• pov – An MDX set containing the point of view.  Every intersection returned by your MDX statement will have the calculation in our CSC file executed against it.  This can get dangerous in a hurry.  Anything we do here can dramatically impact the number of cells generated and the amount of time and processing power required to complete the calculation.

Let’s examine the contents of the CSC file before we get into the MaxL script:

([USD]) := ([Local])*([Local],[Exchange Rate]);

In this example, we are setting the USD member equal to the Local member times our calculated Exchange Rate that we set up earlier.  Now let’s actually dive into our MaxL script:

execute calculation on database SampASO.SampASO with
local script_file “currency.csc”
POV “{ CrossJoin({Descendants([Year],10,LEAVES)},
CrossJoin({Descendants([All Products],10,LEAVES)},
SourceRegion “{ CrossJoin({Descendants([Year],10,LEAVES)},
CrossJoin({Descendants([Profit],10,LEAVES),[Exchange Rate]},
CrossJoin({Descendants([All Products],10,LEAVES)},

I’d first like to note that if you look this statement up in the documentation, it says execute calculation on database app.db.  However, if you just copy the sample at the bottom of the documentation, they left out the word database.  So if you get a syntax error and you copied it from the sample, this might be your issue.  Now on to the first piece of our statement.  First, we reference the CSC file that we’ve already covered.  That’s pretty straight forward.  Next, we tell Essbase the POV that we want to use to execute that script.  In this example, we are actually executing the calculation on almost the entire cube, save the Currency dimension.  Luckily, this is a very small cube.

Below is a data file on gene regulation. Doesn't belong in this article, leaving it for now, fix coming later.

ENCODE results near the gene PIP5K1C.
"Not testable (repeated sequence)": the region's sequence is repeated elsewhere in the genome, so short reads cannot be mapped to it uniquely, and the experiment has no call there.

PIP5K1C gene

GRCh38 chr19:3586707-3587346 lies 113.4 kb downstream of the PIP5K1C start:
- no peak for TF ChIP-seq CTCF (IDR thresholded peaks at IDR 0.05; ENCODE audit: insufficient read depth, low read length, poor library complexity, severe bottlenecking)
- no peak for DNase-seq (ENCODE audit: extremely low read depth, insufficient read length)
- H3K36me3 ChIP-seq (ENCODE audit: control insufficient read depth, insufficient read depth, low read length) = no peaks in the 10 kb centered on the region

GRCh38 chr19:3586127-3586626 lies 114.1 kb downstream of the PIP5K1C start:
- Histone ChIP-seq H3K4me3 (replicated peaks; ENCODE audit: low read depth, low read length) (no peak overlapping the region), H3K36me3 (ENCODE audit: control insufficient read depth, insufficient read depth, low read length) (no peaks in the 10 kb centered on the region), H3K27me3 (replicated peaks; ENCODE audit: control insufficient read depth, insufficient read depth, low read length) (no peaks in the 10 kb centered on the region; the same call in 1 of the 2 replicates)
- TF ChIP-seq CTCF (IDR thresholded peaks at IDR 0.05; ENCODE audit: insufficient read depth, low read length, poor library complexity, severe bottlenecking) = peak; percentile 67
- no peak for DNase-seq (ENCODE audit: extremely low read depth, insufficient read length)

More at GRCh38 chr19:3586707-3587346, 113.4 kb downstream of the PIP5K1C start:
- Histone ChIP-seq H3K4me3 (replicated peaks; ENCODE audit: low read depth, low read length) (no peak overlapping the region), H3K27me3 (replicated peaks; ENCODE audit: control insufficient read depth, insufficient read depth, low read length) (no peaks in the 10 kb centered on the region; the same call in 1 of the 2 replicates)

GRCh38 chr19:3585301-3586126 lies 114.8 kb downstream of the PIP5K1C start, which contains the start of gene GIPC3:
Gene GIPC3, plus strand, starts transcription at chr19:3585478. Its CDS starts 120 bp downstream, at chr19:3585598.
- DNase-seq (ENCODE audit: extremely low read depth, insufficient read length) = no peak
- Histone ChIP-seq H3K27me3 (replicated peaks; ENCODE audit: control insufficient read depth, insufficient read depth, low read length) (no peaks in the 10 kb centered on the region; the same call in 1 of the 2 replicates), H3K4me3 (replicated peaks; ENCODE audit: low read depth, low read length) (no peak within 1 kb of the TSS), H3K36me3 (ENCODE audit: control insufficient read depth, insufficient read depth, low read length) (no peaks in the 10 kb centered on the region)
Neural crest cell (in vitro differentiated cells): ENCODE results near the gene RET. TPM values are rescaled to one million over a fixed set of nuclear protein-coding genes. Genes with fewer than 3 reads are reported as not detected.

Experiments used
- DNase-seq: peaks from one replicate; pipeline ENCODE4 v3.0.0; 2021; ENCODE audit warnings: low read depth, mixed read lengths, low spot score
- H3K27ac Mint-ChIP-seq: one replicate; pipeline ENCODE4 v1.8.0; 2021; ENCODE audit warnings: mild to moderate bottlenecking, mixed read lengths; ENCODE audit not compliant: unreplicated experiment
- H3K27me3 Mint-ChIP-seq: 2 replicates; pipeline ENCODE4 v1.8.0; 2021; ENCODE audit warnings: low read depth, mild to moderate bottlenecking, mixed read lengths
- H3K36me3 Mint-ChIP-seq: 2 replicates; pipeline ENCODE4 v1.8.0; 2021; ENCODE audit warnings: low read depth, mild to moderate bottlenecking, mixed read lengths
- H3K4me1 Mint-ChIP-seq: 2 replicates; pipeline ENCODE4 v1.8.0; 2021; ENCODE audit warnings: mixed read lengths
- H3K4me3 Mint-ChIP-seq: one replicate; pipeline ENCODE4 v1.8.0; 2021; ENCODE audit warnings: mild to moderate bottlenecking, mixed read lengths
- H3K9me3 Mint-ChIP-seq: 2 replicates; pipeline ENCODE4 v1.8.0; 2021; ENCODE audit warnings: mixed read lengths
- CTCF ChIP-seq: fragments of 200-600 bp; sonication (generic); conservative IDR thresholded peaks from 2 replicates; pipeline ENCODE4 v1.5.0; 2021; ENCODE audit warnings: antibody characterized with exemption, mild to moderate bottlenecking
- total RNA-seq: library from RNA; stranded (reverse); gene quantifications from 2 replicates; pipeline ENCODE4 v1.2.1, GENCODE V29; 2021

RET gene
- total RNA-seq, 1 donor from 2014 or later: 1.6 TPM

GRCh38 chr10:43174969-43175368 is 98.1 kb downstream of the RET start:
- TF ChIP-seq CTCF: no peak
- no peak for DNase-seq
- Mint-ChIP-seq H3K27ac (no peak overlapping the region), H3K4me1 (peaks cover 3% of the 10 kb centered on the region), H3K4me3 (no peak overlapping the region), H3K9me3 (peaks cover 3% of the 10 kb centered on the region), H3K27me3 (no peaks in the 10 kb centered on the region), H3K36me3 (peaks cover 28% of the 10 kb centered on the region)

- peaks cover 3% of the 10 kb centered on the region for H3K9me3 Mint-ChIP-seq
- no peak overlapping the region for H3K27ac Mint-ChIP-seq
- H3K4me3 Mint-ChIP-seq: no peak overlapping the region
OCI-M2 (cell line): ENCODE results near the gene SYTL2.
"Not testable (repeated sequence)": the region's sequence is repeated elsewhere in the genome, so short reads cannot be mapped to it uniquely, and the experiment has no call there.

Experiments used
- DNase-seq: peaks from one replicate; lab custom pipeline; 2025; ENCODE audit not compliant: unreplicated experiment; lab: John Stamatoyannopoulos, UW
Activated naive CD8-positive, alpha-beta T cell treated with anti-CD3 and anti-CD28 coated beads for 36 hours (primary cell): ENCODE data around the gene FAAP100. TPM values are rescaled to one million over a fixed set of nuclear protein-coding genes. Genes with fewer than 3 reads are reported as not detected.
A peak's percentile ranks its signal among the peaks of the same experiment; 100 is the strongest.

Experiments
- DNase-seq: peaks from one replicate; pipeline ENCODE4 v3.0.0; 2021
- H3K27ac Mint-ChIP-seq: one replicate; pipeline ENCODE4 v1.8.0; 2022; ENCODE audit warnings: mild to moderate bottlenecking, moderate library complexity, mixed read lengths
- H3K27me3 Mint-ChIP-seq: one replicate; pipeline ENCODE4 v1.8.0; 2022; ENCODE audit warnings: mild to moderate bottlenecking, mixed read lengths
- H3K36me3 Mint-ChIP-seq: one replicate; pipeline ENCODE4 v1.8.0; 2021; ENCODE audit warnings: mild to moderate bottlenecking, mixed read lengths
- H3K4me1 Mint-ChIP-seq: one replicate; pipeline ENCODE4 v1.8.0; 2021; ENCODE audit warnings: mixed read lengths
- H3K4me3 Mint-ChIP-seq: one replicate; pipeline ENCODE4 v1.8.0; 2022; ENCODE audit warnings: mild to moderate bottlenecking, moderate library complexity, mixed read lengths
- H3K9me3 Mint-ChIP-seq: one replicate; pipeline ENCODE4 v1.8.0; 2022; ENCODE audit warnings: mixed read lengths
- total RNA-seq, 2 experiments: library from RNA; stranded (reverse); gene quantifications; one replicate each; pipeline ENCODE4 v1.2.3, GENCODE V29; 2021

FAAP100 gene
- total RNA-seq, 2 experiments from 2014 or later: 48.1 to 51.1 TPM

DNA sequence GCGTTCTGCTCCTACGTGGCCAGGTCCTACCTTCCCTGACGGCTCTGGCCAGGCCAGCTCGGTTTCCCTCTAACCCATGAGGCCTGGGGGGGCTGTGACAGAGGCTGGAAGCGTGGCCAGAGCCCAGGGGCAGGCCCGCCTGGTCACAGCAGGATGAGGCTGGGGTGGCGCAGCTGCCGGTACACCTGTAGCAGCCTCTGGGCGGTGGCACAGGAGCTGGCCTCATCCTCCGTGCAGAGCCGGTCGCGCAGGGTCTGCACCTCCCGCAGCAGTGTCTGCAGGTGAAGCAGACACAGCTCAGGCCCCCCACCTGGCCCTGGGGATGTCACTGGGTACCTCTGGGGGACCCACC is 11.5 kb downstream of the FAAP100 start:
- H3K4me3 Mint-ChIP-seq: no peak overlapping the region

Finally, we tell Essbase what the source for all of our data is.  If you compare the two, at first glance it looks like the only difference is the that we reference Local in our source and USD in our POV.  But, if you look very closely at the second line of our statements, the POV only has Profit leaf members, while the source has the Exchange Rate member.  Now that we have our MaxL, CSC, and batch script ready to go, let’s execute the command and see what happens:


If everything goes according to plan, we should see a large number of cells generated by Essbase.